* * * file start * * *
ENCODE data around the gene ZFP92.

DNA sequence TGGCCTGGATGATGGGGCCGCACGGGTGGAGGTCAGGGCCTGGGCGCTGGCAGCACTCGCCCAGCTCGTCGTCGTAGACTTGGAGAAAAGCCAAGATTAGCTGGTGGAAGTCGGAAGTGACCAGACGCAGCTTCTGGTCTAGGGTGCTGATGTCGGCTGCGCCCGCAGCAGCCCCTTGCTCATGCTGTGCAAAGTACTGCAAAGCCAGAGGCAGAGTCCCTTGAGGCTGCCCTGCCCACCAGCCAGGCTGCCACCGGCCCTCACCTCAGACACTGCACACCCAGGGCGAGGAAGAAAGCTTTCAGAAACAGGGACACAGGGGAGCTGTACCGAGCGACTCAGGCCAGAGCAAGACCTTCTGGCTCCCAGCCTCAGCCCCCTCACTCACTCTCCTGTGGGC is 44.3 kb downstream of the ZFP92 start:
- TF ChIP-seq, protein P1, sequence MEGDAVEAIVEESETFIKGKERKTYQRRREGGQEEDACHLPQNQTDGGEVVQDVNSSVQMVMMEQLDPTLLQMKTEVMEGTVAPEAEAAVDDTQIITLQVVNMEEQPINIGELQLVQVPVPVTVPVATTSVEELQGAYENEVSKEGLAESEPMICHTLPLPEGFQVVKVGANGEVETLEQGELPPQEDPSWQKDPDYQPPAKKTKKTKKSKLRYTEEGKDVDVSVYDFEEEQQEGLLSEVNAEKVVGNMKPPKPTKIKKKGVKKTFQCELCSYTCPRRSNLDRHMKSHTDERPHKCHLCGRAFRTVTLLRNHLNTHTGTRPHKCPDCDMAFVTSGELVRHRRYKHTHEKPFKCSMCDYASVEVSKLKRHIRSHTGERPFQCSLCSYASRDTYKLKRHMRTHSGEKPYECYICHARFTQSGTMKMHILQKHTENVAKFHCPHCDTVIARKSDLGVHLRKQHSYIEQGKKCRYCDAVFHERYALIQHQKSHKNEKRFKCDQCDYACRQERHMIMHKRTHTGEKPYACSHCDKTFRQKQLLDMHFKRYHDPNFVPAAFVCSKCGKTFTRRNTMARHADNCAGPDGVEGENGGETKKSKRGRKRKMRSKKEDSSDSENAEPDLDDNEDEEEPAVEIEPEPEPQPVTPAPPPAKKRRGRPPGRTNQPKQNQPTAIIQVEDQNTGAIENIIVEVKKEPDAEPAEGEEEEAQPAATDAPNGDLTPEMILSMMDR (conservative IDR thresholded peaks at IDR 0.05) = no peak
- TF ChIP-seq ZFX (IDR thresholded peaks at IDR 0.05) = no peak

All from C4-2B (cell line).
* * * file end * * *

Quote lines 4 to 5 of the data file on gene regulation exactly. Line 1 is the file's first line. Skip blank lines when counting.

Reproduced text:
- TF ChIP-seq ZFX (IDR thresholded peaks at IDR 0.05) = no peak

All from C4-2B (cell line).